Question: "What percentage of MA divorce settlements are altered due to infidelity, and can one party's infidelity affect alimony in a long term marriage?"
Answer: Massachusetts is primarily a no-fault state. In other words, in general, the courts do not award punitive damages for adulterous behavior. If one party's conduct resulted in dissipation of assets or expenditures to pay for the adulterous relationship, then that dollar amount may be added back into the marital estate.
Separately, alimony in Massachusetts is based on the need of the recipient and the ability of the payor to pay. If you have a long term marriage, you may be obligated to pay alimony until your full social security retirement age. Depending on your individual situation, you may argue that your spouse has the capacity to become gainfully employed and that little or no alimony should be paid.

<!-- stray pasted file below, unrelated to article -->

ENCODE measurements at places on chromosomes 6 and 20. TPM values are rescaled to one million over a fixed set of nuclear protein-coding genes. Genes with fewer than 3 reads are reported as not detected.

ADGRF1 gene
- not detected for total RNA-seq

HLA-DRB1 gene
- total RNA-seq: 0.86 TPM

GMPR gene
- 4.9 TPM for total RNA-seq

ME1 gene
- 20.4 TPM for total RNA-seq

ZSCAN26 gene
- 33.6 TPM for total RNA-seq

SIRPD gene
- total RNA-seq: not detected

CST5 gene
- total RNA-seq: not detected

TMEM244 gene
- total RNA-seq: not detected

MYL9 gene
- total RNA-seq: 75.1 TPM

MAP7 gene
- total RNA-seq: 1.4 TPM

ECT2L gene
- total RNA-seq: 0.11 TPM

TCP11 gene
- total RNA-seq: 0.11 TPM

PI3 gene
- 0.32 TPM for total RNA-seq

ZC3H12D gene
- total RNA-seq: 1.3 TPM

You should consult with a family law attorney regarding your situation and strategies to resolve issues in your case. Since every case is different, this answer is simply meant to act as a brief and very general overview, and should not be construed as legal advice for any specific situation or set of facts.
To speak with a lawyer about divorce or a child custody matter, contact Mavrides Law in Boston or Wellesley, MA. To schedule an in-depth initial consultation, call 617-723-9900 or contact the firm at firstname.lastname@example.org
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